How can someone have their murder charges reduced in California? Depending on the facts of the case, there is a way.
If you were involved in the unlawful killing of someone else, prosecutors will most likely charge you at first with murder. Murder carries a sentence of 15 years to life, which rises to 25-to-life if you have been charged with first degree murder.
However, it is sometimes possible to see your charges reduced to voluntary manslaughter.
Prosecutors almost never initially charge someone with voluntary manslaughter, and it’s easy to see why. Voluntary manslaughter is a lesser charge to murder, and it has significantly shorter penalties. Sentences can be as short as just three years in prison.
What is voluntary manslaughter?
When you intentionally kill someone without a legal excuse for doing so, you are either committing murder or voluntary manslaughter.
What separates murder and voluntary manslaughter is the concept of “malice aforethought,” which is the premeditated intention to kill or seriously harm someone, or reckless disregard for life. These are situations where there was:
- A sudden quarrel or heat of passion. This means you were provoked, which caused you to react rashly in a state of intense emotion that obscured your judgment, and that an average person would also act rashly in that situation.
- An honest but unreasonable need to defend yourself. You were in a situation where you felt you needed deadly force to defend yourself.
In both cases, the person who committed the homicide meant to do it, but it arose out of a sudden and extreme emotional disturbance. It wasn’t something they planned.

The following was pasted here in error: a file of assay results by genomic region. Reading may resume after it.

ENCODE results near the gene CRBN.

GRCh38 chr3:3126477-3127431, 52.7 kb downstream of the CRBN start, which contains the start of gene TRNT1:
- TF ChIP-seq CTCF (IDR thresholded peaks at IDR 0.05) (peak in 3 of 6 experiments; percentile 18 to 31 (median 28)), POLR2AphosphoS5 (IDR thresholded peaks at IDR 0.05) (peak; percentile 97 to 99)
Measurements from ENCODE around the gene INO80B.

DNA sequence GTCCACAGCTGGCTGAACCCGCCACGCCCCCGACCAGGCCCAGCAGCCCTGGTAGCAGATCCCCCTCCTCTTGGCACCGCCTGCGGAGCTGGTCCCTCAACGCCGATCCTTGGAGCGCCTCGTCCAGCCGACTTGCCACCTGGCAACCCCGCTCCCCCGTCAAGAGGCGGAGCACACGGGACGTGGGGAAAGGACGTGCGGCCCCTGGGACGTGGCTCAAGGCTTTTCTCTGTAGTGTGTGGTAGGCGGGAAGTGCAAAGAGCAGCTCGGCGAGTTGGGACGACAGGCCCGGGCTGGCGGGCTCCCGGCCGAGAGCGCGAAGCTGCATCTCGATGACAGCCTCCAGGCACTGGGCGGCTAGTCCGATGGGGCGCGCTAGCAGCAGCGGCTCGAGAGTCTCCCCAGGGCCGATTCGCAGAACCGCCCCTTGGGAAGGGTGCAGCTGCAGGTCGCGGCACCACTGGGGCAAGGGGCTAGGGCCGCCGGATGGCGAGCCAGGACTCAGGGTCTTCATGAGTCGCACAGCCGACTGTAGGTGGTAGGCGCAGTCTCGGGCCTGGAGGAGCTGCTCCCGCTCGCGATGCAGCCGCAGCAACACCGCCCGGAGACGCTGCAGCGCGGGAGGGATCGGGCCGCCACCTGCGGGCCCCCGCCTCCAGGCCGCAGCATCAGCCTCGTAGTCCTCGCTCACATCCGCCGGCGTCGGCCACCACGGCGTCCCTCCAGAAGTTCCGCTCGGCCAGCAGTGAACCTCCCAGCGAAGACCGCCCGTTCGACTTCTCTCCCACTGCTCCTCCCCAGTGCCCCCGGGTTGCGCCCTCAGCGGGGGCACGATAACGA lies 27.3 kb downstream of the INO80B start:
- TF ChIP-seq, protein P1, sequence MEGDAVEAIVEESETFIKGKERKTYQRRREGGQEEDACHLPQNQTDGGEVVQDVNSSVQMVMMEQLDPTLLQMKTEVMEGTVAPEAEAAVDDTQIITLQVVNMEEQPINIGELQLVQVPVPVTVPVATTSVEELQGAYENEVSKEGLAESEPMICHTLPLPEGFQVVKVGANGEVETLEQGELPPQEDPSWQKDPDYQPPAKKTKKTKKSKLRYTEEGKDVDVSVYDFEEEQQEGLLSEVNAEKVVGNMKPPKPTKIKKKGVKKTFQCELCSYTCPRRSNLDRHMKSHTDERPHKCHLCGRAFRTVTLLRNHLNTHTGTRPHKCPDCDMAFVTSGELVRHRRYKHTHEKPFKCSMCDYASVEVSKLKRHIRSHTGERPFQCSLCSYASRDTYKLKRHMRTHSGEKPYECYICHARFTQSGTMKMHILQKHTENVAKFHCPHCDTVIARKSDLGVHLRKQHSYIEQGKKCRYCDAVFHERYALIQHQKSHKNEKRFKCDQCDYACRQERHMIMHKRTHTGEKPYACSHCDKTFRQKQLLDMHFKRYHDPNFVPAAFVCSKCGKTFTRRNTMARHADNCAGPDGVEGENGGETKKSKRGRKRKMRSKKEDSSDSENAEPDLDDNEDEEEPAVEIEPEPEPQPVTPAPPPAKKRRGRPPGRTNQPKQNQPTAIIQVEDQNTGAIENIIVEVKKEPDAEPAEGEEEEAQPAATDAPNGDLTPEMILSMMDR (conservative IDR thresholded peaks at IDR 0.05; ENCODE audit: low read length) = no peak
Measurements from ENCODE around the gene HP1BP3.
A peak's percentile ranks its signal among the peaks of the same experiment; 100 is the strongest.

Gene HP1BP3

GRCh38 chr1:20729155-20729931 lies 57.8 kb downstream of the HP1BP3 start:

Examples of voluntary manslaughter
There is a lot of nuance to California’s voluntary manslaughter laws, so let’s take a moment to look at five examples.
Heat of Passion: Someone comes home to find their spouse in bed with another person. In a fit of rage, they grab a nearby lamp and strike the intruder, resulting in their death. This could be considered voluntary manslaughter because the killing occurred in the heat of passion, without prior intent.
Sudden Quarrel: Two friends are having a heated argument at a bar. One of them insults the other’s family, leading to a physical altercation where one of them pulls out a knife and stabs the other, resulting in death. This may be considered adequate provocation to qualify as voluntary manslaughter, and it was a spontaneous act during a sudden quarrel, without prior intent to kill.